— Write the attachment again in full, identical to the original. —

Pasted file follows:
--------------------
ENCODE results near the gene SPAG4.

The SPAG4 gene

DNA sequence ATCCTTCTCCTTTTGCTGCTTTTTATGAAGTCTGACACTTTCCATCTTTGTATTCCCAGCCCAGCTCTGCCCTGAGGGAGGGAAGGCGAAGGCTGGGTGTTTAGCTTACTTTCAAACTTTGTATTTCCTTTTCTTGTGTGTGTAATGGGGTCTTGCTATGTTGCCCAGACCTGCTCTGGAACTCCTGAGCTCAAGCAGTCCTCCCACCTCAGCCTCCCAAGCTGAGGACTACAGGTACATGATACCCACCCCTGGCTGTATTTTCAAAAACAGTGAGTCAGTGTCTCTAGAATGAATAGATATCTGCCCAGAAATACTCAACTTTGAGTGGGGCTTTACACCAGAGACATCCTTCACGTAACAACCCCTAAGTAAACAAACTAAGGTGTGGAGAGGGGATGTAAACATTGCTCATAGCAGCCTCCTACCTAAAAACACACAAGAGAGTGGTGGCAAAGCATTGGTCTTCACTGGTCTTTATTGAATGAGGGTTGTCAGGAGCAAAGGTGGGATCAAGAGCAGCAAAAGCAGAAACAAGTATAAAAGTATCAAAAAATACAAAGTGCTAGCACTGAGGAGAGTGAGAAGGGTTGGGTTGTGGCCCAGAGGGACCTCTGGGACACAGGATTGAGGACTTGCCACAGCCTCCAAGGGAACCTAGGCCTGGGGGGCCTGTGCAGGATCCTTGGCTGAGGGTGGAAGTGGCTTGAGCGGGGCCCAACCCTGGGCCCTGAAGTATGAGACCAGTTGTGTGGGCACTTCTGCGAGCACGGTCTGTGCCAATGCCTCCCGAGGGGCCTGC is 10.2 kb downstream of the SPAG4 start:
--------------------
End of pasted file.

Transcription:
ENCODE results near the gene SPAG4.

The SPAG4 gene

DNA sequence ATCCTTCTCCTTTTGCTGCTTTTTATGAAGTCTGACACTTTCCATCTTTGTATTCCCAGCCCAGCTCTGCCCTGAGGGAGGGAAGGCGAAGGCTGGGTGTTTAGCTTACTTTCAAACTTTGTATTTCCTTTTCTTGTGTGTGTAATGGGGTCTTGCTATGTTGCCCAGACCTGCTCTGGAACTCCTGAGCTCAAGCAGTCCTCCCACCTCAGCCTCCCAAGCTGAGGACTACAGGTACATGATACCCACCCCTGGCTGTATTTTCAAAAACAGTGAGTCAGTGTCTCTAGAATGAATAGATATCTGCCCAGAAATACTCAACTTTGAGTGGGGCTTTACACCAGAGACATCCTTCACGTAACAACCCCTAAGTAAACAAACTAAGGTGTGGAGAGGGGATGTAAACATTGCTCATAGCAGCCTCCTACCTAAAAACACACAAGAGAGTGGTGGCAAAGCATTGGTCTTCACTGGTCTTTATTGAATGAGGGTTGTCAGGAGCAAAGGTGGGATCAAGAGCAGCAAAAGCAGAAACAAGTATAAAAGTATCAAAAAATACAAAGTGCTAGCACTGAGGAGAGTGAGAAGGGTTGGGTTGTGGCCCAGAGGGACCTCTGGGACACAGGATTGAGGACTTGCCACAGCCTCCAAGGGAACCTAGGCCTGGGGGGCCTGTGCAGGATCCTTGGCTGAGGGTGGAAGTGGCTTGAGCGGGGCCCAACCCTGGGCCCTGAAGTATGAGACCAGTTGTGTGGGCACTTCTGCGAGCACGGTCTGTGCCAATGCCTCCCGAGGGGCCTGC is 10.2 kb downstream of the SPAG4 start: